Members of an Air France flight crew claim they were detained and interrogated for two days by authorities in Argentina after they refused to upgrade the demanding daughter of a former Argentine justice minister.
The crew members said they were arrested on October 29 following Air France flight 228 from Paris to Buenos Aires.
According to a union representing the crew, a passenger on board, who was the daughter of a former minister, demanded an upgrade to business class.
Cabin crew refused the demand, as all business class seats had already been taken.
The passenger then demanded a new seat, as she didn't like the person she was sitting next to, Reuters reported.
After the woman filed a complaint against the flight crew, the Air France employees were "arrested successively by police forces, interrogated under conditions that flout fundamental rights, charged and for some detainees to finally be released without explanation," France's SNPNC labour union said in a statement on its Facebook page.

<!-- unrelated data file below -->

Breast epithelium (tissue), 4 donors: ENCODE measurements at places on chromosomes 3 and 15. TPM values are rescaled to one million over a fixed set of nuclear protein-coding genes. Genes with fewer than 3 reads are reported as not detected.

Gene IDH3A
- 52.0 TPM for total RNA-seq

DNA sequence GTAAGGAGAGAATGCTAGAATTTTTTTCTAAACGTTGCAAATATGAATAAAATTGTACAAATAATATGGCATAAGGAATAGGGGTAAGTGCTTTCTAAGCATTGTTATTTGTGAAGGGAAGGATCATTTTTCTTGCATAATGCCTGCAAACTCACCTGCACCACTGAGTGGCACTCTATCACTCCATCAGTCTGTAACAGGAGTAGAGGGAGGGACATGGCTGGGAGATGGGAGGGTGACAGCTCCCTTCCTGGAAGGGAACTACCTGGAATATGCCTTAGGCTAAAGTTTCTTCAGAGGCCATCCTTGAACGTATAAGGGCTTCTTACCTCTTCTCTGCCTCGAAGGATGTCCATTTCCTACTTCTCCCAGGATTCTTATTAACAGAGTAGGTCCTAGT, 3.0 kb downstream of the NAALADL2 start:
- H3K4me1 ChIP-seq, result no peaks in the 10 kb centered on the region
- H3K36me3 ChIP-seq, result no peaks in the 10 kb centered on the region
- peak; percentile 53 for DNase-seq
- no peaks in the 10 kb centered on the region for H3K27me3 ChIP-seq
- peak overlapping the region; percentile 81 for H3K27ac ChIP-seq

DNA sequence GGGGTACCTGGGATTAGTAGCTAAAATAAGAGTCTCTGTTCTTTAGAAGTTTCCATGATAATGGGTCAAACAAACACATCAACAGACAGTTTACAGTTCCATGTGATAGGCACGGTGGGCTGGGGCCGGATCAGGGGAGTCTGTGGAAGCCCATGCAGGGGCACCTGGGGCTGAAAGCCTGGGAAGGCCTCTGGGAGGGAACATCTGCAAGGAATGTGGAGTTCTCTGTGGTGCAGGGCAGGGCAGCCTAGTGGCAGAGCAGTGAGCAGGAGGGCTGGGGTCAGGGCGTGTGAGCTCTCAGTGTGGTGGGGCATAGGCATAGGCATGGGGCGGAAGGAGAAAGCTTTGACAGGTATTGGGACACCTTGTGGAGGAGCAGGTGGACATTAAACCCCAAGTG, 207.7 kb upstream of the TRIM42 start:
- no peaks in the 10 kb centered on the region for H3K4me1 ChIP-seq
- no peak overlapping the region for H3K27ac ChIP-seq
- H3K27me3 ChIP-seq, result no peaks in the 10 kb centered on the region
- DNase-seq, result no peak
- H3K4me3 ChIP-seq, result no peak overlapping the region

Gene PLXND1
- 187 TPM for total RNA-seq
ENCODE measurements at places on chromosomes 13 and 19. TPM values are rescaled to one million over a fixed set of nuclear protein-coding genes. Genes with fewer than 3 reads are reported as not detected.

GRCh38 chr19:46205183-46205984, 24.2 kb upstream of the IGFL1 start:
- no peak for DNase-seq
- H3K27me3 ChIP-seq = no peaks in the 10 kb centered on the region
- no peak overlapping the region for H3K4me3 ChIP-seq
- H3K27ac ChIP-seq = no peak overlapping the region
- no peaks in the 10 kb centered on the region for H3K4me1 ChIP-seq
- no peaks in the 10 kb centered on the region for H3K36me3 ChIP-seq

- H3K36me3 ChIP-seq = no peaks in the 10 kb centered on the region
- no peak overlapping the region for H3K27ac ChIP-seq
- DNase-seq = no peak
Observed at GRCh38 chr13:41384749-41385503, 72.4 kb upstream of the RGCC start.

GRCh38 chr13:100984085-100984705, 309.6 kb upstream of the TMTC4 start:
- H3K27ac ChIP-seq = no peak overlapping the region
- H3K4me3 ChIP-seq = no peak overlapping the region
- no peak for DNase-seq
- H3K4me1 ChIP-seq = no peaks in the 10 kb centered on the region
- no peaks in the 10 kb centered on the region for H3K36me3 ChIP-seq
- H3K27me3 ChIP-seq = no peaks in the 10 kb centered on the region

The crew were detained and interrogated over two days, which the union described as "48 hours of anxiety".
In a letter to the Argentine Embassy in Paris, the union said the flight crew's purser was separated from colleagues during questioning and held in a room measuring one square metre.
The purser was not given food and water and was under the surveillance of two armed guards, the letter said.
Meanwhile the president of Air France-KLM has expressed "indignation" at the treatment of his employees at the hands of Argentine authorities.
"Chairman Jean-Marc Janaillac expressed his indignation to the Ministry of Foreign Affairs about the arbitrary detention conditions that the Air France crew were subjected to," Air France-KLM said in a statement.
"Air France has asked the relevant authorities to shed light on this case."
Reuters has been told France's Foreign Ministry has demanded an explanation from Argentine authorities.
A spokeswoman for Argentina's Foreign Ministry said it was investigating the conduct of the airport police.
"If they were excessive in their use of force their superiors will decide what to do," the spokeswoman said.